42 percent of adults have broadband
Internet access at home, the company
or the worker has to be willing to pay
for connecting those households without it. In addition, telecommuters
need the proper equipment in place,
from fax machines to PCs with secure
network access. “For some federal
agencies and contractors, security
for remote access is a huge concern,”
says Nicholas Ramfos, director of
the commuter program at the
Metropolitan Washington Council of
Governments.
Such costs vary from company to
company, but a telework study done
for the Virginia Department of
Transportation in 2001 arrived at
some general estimates. For a program with a minimum of 50
participants telecommuting at least
twice a week, startup costs were
pegged at $6,000 for home-based
telecommuters and $9,500 for those
who work at a telecenter. The annual
recurring costs ranged from $2,500 to
$3,500 per person. (The General
Services Administration’s cost esti-

mate for home-based telecommuters
also falls within this range.)
Finally, legal issues have to be
addressed. Most states — including
Virginia, West Virginia, and the
Carolinas — reserve the right to tax a
company’s income if it has workers
telecommuting from those states.
Then, there are liability questions:
What is the employer’s obligation to
ensure that the telecommuter’s home
office adheres to workplace safety
standards? Do union contract
requirements apply to employees
who work at home? Each question
can be addressed in the telecommuting agreement signed by the
employer and employee, but every
additional provision adds costs to the
arrangement and undermines its
flexibility.

The Employee Perspective
Managers aren’t the only ones who
weigh the potential benefits and costs
of telecommuting. For employees, the
advantages of working from home
have to be worth the effort.
The main promise of telecommuting for individuals is the flexibility it
offers for balancing work and family
duties. In her 2002 review of previous
telecommuting research, Diane Bailey
found that women, dual-career
couples, and families with younger
children often cite this benefit.
Additionally, Bailey says telecommuters benefit from greater autonomy
and the time and cost savings of working from home.
Still, telecommuting may not yield
significant benefits for everyone. For
example, some people don’t mind
having a long journey to work. One
study done by Patricia Mokhtarian in
2000 found that people actually derive
some benefit from a commute of moderate length — among 1,300 workers
surveyed in the San Francisco Bay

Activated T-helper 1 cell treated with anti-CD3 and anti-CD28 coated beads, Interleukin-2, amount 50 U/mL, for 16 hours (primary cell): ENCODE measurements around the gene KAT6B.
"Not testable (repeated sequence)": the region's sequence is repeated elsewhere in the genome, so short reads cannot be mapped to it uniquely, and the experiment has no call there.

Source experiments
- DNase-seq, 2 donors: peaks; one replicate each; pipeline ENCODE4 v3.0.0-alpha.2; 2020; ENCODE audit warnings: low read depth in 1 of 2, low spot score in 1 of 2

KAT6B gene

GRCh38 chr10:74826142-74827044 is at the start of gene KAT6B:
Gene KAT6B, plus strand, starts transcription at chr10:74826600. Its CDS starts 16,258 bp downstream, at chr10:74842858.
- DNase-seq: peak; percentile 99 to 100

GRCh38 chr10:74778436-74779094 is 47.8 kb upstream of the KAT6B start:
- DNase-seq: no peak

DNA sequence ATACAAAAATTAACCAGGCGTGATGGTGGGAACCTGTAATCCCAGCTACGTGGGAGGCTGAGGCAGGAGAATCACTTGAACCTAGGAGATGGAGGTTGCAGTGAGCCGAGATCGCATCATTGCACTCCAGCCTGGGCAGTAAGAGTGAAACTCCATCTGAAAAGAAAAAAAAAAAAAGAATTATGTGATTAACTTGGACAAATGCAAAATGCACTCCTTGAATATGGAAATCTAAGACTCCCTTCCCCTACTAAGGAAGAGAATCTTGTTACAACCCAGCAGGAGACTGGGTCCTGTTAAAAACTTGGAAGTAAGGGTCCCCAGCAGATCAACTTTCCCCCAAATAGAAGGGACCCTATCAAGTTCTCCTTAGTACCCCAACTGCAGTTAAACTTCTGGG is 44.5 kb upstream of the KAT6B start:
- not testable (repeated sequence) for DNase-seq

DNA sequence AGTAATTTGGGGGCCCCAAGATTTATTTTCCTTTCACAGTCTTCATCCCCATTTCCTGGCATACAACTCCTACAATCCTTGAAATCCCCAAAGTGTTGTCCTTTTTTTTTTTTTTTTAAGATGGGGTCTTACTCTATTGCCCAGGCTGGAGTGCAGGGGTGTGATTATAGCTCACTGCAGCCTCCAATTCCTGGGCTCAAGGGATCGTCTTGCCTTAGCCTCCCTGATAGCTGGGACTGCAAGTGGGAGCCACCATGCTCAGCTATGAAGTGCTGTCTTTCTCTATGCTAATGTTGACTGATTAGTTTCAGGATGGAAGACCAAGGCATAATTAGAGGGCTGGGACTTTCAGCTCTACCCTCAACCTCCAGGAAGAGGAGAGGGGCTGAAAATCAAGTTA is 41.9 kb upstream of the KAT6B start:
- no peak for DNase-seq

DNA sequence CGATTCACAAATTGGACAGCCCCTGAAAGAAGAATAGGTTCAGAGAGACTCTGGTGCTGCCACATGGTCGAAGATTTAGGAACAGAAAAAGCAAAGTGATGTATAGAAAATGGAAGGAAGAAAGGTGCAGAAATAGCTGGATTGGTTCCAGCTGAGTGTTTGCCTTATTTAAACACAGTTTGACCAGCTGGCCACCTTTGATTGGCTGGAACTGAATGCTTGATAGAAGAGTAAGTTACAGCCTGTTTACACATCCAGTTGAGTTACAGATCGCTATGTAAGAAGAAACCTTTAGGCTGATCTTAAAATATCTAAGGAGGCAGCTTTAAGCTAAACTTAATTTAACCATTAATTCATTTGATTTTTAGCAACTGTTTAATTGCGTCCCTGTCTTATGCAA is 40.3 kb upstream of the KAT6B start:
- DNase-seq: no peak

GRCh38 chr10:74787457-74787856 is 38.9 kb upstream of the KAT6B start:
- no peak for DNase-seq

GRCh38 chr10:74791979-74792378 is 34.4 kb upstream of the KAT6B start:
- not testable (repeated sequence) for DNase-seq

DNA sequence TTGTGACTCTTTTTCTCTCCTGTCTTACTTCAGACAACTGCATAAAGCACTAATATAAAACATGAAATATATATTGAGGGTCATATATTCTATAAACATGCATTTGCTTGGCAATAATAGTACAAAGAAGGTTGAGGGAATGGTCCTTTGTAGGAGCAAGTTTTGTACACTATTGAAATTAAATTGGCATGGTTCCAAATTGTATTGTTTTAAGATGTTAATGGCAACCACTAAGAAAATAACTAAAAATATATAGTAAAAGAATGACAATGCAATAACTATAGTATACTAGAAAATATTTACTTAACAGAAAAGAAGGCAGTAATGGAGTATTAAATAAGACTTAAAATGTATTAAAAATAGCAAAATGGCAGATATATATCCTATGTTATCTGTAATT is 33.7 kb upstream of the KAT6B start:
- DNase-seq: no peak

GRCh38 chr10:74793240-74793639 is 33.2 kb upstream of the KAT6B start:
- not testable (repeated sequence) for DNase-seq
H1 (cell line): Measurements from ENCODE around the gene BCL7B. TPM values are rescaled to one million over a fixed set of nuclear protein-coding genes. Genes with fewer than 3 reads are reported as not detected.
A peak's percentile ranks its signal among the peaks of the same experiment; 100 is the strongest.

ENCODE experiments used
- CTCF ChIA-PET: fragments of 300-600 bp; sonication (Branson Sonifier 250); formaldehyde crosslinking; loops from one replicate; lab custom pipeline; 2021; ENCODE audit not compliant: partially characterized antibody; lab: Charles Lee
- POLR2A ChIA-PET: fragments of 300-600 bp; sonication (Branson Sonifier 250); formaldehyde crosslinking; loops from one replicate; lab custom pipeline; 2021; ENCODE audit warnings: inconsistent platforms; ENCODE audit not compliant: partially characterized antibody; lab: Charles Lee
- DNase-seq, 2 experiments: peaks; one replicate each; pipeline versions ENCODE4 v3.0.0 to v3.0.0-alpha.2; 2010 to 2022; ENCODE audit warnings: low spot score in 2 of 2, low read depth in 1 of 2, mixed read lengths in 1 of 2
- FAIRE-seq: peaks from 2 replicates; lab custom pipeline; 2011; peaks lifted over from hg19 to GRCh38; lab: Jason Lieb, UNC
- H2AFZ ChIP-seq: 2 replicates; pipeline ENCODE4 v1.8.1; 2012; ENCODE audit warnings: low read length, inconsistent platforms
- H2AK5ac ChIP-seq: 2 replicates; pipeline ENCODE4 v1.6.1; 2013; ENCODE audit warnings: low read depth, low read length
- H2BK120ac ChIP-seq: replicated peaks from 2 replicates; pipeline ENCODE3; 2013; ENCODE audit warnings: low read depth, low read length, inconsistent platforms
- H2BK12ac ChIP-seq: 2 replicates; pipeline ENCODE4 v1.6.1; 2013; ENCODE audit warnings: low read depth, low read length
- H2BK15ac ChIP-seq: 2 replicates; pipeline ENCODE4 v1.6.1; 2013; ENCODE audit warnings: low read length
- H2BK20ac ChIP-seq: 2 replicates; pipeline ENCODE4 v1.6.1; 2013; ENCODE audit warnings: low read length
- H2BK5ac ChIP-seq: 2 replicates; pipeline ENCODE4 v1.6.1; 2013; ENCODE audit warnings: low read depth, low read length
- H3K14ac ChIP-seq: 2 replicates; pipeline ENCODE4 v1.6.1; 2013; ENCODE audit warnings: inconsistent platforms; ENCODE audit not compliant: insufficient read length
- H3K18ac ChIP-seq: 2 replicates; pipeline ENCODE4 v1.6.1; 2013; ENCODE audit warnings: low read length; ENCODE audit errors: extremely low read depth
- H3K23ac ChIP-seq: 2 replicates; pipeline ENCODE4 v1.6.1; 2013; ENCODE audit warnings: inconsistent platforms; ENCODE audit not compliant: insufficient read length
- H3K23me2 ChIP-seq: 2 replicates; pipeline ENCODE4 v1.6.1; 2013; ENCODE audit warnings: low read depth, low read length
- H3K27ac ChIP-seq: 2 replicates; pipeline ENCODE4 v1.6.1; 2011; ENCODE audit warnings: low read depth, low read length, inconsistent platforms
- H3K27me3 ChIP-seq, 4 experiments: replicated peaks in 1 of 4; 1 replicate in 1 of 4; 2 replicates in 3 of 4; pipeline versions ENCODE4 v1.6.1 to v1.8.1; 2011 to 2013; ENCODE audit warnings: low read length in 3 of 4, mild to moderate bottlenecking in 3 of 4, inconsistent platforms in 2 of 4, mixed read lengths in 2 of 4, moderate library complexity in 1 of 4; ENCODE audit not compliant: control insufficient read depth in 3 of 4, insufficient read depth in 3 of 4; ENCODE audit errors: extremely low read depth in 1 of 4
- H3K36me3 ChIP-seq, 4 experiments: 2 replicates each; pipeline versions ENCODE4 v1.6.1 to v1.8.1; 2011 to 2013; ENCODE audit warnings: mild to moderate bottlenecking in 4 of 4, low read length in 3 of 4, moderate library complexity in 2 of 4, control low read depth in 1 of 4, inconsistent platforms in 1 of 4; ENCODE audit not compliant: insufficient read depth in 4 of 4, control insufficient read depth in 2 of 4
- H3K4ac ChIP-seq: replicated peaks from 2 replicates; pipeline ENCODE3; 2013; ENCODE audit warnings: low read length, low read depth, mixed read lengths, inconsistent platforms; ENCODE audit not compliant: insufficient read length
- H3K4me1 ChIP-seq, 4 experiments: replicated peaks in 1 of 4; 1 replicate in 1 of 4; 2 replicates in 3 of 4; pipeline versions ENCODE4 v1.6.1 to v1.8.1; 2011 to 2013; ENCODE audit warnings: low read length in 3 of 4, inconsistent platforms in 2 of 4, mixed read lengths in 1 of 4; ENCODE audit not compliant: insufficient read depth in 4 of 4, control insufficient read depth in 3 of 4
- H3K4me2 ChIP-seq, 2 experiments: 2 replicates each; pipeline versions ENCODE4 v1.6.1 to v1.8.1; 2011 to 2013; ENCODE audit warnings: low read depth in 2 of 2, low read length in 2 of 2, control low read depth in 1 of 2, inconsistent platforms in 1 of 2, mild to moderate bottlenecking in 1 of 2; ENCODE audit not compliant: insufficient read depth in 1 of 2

Area, the average commute desired
was 16 minutes.
Why? Workers may need the
journey between home and work to
prepare for the workday ahead or
to unwind before walking through
the front door. “This is the time

Reality Check
Like videoconferencing, telecommuting isn’t right for every company,
every job, or every person.
Service firms that focus on the
creation, distribution, or use of information are a natural fit for
telecommuting. This includes call
centers, computer software firms,
marketing organizations, and corporate support operations like payroll
and human resources. Also, occupations where most of the work occurs
outside of the office anyway are better
suited for telecommuting, such as sales
and auditing.
In contrast, workers at manufacturing plants, mines,

If the Telework Exchange and other nonprofit groups promoting telecommuting
had their way, there would be more
bumper stickers like this one on cars.

and building maintenance firms have
to do their jobs on-site. In general,
most of the production work force will
probably never telecommute. Neither
will those occupations where face-toface interaction is essential to the job.
Herman Miller, which offers workspace consulting services in addition
to producing office furniture, outlined
in a 2001 white paper what it considers
to be the ideal telecommuting job:
“Work that can be performed off-site
is generally explicit enough to be
achieved without further explanation

or direction, paced and controlled by
the worker, conducted over the
phone,” and involves soft skills like
reading and planning. A Department
of Labor report published in 2000
noted that telecommuting works best
for jobs that demand a high degree
of privacy and concentration, are
predictable, and information-based.
Rita Mace Walston, general manager of a nonprofit advocacy group
called the Telework Consortium, adds
that people who are newcomers to
their job, the industry, or the world of
work in general may need a
little seasoning in the office before
they are ready to telecommute.
In general, the best telecommuters are self-directed and
self-disciplined. These are
traits that Vladimer Shioshvili
possesses, and they help
make telecommuting from
Eastern Europe work for
him and his employer, ORC Macro
International.
“I can motivate myself, most of the
time,” he says, although keeping
himself on task can sometimes be a
challenge when there are distractions
in his apartment. He continues to
work late once in a while, putting in
more than eight hours a day like he
used to back in Bethesda.
To stay in the loop, Shioshvili uses
a messenger service, e-mail, and
phone conversations in addition
to instant messaging. Also, because
the company has several dozen
telecommuters,
project
teams
hold biweekly conference calls to
supplement physical meetings.
“Sometimes, it doesn’t feel like I’m
RF
that far away.”

PHOTOGRAPHY: COURTESY OF TELEWORK EXCHANGE

to decompress and change roles. It is a
transition period between one role in
your life and another,” economist Elena
Safirova notes.
Some workers believe they are
judged by how much “face time” they
have with management. Therefore,
their chances of promotion would be
hurt if they become less visible by
telecommuting. Among 1,320 executives surveyed by recruitment firm
Korn/Ferry International in late
2006, about 61 percent thought
telecommuters are less likely to